[Harmony Proxies] Proposal: Property fixing

Mark S. Miller erights at google.com
Thu Jun 16 08:46:39 PDT 2011

On Thu, Jun 16, 2011 at 8:29 AM, David Bruant <david.bruant at labri.fr> wrote:

> **
> Le 16/06/2011 16:50, Tom Van Cutsem a écrit :
> 2011/6/16 Mark S. Miller <erights at google.com>
>>  Ok good, I'll take you up on that. I propose that ES-next arrays differ
>> from ES5 arrays in that their 'length' property appears to be a
>> non-configurable accessor property. Clearly, that better reflects the way
>> Array's 'length' works anyway. Alternatively, if there's some problem with
>> that, I propose that array 'length' appears to be a configurable data
>> property that arrays nevertheless refuse to delete. Either way, proxies
>> would then be able to emulate them faithfully.
>  This is also my feeling: part of the awkwardness in emulating array
> "length" is definitely that we're trying to mimic the behavior of an
> accessor property using a mutable data property. Would Mark's suggestion be
> too radical a change? (note: I'm not arguing for this change on the grounds
> of "it's too awkward to emulate using proxies". I'm arguing on the grounds
> of "ES5 accessor properties seem to better describe the behavior of a
> dynamic property such as array |length|").
> In arrays, "length" affect numerical properties, but the opposite is also
> true. Should all numerical properties be considered as accessors then?
> (there is a little bit of bad faith here, because a valid implementation is
> possible with just "length" being an accessor. See [1]).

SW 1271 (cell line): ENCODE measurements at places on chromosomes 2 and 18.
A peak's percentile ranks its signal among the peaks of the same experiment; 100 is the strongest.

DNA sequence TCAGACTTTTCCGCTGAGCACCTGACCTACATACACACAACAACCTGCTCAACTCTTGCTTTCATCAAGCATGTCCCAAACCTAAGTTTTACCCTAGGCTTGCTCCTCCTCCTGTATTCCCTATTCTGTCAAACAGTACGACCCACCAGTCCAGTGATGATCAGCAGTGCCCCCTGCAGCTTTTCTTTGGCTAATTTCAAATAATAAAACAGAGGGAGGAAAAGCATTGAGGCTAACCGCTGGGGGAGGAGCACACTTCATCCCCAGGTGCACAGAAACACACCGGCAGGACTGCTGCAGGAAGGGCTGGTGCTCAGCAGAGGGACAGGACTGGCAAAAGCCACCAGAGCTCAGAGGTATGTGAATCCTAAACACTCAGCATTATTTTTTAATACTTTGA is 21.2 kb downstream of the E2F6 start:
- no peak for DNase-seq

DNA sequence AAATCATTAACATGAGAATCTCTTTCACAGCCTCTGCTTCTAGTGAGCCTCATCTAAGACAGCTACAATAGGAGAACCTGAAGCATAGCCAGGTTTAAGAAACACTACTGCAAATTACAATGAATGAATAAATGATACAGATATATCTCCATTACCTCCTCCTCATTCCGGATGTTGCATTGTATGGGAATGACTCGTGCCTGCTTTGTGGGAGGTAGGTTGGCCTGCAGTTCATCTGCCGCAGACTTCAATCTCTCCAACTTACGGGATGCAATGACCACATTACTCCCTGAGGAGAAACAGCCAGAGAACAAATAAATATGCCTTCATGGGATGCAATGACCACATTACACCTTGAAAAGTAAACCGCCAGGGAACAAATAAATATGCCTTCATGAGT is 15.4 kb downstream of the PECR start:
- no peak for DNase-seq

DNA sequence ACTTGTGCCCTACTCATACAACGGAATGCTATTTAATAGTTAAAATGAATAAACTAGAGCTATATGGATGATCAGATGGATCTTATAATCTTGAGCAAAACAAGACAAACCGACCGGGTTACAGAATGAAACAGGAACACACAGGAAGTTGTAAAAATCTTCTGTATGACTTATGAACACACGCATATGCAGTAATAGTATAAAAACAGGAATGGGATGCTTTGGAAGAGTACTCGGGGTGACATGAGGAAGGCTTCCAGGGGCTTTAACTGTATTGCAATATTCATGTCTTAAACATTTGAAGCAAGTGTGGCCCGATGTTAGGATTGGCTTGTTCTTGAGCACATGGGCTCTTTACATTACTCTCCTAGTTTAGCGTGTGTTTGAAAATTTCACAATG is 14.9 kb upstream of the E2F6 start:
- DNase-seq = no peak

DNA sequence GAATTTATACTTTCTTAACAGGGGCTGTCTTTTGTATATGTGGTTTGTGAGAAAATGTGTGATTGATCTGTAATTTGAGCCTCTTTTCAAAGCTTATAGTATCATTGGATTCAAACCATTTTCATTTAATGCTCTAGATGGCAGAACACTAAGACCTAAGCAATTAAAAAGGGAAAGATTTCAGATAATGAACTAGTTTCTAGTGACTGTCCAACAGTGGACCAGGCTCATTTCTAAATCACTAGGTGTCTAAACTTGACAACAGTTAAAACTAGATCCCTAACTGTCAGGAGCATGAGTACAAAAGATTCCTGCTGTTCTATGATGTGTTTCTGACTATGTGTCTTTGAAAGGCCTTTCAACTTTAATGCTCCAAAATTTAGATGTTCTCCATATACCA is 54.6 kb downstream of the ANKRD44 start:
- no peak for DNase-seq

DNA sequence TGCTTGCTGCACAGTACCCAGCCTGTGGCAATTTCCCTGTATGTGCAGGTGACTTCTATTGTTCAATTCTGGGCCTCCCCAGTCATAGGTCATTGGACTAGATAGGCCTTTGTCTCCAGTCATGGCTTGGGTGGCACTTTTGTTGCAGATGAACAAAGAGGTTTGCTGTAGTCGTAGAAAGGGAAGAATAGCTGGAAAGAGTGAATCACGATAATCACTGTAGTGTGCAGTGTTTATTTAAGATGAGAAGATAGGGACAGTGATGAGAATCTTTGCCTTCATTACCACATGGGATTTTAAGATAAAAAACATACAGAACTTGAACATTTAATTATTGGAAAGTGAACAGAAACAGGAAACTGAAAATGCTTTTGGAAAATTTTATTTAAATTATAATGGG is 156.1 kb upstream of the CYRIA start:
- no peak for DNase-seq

> Considering "length" as a data or accessor property is a secondary question
> in my opinion. The "magic" behavior is not at the property level but at the
> object level (even though it can be emulated at the property level).
> The question raised by Mark is: "should objects with noticeable custom
> internal method (array, host objects, proxies...) be allowed to prentend
> having data property even if some logic is triggered under the hood?".

Almost, and thanks for trying to summarize. My question is

  "Should ... be allowed to pretend having a *non-configurable* data
property ...?"

A perfectly fine answer to the array.length issue is to have length be a
configurable data property so long as it needs to operate in a magical
manner. For all such problematic magical behavior, we should likewise report
the property as configurable so long as it needs to operate in a magical

But as pointed out by an earlier message, my original suggestion, that array
length be a non-configurable accessor, is wrong, as it would prevent it from
becoming a non-configurable data property when freezing the array. So, while
it's magical, either configurable data or configurable accessor would work.
Once an array is frozen (or even length by itself frozen), its length no
longer needs to be magical.

In summary, all arrays, Object.defineProperty(array, 'length', {writable:
true, configurable: false}) should always be rejected. Likewise for any
similarly problematic properties we encounter.

> If they are not, then, the notion of "data descriptor" does not make sense
> in the context of proxies because anytime a proxy could trigger any code.
> Should data property descriptor be entirely banned from proxies (and host
> objects)?
> There is a cursor to put between data and accessor properties. My opinion
> is that an accessor property should be used when it has a side effect
> *outside the object scope*. For instance, document.cookie should be an
> accessor, because it affects something else than the document object (namely
> other tabs if these send requests to the same domain). Same for
> element.innerHTML which triggers a reflow. However, array.length doesn't
> have any observable effect outside of the object it's being used on.
> I am fully aware that the first flaw of this definition is that there is no
> way to enforce it in a program (especially not in getOwnPropertyDescriptor
> proxy traps return value). However, this separation may be a guideline for
> the spec purpose.
> What are your thoughts on this separation?
> David
> [1]
> http://perfectionkills.com/how-ecmascript-5-still-does-not-allow-to-subclass-an-array/#ecmascript_5_accessors_to_the_rescue

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